In three months, it will be 10 years since Hayden Fry retired as Iowa’s football coach. One myth will turn 10 years old at that time. That’s the one saying Bob Stoops’ first choice in late 1998 was to become Fry’s successor, not the head coach at Oklahoma.
OK, the Iowa-didn’t-make-it-happen part is true, at least according to Stoops.
“I’ve got to be honest,” Stoops told The Oklahoman newspaper of Oklahoma City, “I felt all along that business-wise, this was the best opportunity. And fortunately for me it’s worked out really well.”
Yes, a national-championship, 97 wins, and a team favored to win another Big 12 title this fall could make a coach feel secure in his decision. For a long time – at least until Kirk Ferentz started peeling off the first of three straight AP Top Ten finishes and two Big Ten co-championships, Iowa fans weren’t secure in Bob Bowlsby’s decision to hire Ferentz.
Many felt Bowlsby and his school bungled the interview process and let Stoops slip away to Norman. Some insist to this day that Bowlsby’s first choice was then-Northern Iowa Coach Terry Allen, but came to realize that would have gone over with a thud in Hawkdom.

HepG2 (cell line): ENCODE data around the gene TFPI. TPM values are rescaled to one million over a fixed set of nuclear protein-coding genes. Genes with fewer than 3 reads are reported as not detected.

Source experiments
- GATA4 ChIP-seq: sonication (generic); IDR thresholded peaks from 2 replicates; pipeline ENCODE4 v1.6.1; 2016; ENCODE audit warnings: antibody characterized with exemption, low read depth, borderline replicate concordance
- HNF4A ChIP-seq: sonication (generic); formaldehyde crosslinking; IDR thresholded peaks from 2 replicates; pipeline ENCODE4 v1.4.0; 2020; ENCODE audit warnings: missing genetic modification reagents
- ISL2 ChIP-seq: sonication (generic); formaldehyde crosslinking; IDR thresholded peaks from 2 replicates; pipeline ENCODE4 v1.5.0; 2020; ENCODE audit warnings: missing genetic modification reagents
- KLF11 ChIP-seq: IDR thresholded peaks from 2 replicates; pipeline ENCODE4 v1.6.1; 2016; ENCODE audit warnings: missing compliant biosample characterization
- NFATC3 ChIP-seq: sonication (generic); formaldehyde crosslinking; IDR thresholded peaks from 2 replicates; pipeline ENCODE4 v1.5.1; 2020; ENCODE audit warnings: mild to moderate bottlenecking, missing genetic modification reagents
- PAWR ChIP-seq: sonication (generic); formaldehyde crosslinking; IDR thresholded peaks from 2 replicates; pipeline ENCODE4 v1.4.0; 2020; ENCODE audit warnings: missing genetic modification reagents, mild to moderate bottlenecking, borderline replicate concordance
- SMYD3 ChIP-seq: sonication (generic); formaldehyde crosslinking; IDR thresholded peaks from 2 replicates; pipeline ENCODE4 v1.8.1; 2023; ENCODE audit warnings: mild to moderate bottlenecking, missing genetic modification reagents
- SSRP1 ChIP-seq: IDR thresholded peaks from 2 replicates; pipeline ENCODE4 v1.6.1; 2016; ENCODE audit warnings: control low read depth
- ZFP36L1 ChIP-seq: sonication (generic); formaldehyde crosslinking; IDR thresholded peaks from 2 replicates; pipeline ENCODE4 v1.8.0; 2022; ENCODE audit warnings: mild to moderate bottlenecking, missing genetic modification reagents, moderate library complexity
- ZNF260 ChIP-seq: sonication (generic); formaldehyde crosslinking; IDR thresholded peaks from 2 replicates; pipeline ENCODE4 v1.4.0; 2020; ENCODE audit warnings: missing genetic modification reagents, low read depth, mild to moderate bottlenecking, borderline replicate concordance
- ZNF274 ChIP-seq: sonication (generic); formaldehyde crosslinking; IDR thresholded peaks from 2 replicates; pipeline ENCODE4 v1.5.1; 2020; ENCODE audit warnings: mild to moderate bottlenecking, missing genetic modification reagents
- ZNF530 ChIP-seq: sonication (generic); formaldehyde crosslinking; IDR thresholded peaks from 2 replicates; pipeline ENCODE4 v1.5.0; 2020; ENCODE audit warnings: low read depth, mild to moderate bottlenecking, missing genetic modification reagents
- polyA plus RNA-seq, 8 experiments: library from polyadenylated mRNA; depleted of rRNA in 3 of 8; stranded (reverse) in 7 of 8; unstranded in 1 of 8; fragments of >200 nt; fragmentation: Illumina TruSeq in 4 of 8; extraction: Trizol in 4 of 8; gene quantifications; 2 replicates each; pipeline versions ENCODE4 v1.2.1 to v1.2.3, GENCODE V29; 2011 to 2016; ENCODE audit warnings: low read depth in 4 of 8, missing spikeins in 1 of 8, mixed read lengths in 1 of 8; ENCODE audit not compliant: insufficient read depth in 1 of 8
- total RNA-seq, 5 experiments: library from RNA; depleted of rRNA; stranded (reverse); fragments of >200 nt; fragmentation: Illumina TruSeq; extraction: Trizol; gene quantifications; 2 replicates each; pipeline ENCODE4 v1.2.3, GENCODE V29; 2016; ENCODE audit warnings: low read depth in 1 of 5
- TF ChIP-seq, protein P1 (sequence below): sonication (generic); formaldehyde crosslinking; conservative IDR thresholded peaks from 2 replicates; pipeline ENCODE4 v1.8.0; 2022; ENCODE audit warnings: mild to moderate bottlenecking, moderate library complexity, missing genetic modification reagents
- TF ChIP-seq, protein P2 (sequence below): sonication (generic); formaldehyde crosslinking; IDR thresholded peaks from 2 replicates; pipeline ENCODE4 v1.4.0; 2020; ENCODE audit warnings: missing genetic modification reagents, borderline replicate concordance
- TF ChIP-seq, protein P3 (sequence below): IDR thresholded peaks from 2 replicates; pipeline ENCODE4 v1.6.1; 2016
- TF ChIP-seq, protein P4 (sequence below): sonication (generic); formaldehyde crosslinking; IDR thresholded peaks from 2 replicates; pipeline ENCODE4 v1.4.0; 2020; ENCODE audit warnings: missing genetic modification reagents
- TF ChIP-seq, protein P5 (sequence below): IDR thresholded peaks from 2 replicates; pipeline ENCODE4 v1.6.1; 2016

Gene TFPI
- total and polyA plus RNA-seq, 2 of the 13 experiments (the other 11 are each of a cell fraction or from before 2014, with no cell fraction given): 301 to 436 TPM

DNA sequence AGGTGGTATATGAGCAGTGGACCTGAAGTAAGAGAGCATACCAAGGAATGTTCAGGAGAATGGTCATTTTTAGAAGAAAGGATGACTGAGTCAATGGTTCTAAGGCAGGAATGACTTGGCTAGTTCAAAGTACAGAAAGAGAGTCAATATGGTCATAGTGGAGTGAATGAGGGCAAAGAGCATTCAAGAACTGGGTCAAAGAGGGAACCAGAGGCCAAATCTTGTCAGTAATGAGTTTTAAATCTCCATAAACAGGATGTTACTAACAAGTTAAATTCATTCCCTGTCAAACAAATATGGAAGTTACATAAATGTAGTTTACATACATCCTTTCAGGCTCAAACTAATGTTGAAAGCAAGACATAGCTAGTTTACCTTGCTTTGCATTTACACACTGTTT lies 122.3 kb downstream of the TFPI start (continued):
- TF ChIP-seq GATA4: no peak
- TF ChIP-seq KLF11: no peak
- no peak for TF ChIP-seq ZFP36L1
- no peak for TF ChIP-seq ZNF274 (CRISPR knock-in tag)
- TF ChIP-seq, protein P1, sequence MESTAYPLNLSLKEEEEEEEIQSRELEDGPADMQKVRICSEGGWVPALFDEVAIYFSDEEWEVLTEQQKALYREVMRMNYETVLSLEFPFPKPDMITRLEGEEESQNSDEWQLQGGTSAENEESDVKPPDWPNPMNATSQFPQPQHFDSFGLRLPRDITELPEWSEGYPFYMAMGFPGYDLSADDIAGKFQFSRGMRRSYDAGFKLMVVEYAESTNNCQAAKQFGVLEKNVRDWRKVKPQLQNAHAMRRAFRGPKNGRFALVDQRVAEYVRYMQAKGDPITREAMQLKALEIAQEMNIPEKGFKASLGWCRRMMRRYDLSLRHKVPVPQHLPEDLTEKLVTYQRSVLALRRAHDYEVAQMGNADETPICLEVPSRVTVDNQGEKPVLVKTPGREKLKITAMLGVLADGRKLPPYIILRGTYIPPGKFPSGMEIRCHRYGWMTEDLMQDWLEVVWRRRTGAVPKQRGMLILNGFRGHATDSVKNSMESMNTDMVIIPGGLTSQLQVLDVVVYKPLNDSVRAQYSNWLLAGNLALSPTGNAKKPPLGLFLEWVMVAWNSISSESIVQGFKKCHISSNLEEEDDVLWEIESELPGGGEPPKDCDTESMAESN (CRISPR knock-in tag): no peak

Stoops does confirm that Iowa didn’t exactly come at him with single-minded determination. Bowlsby and Iowa’s search committee wanted to interview other people, including Ferentz. Oklahoma wanted to talk to just one person, the young hotshot defensive coordinator to Steve Spurrier at Florida.
But ultimately, Bowlsby’s slow-playing of the situation didn’t matter. Stoops said he interviewed at Iowa out of a courtesy to his alma mater. Now maybe he’s saying what he’s saying now because that is what will play best to his Oklahoma base. But it sounds totally plausible.
“Deep down, I truly felt as well that I had done the Iowa thing,” Stoops said. “I felt, though my wife’s from there, I had spent 10 years there. Sometimes, that’s enough. And I loved it. I loved the people.
“But it’s almost like you’re always that kid. It was just time for something different is what my feeling was. And you know what, my wife was supportive. She felt the same way. It’s time for something new.”
There’s no guarantee Stoops would have done any better than Ferentz over the last nine seasons. If he’d had a run similar to Ferentz’s from 2002 through 2004, he’d probably be gone now anywhere. For something new.
But this remains one of the great soap operas in Iowa football history. For more on what led Stoops to Oklahoma: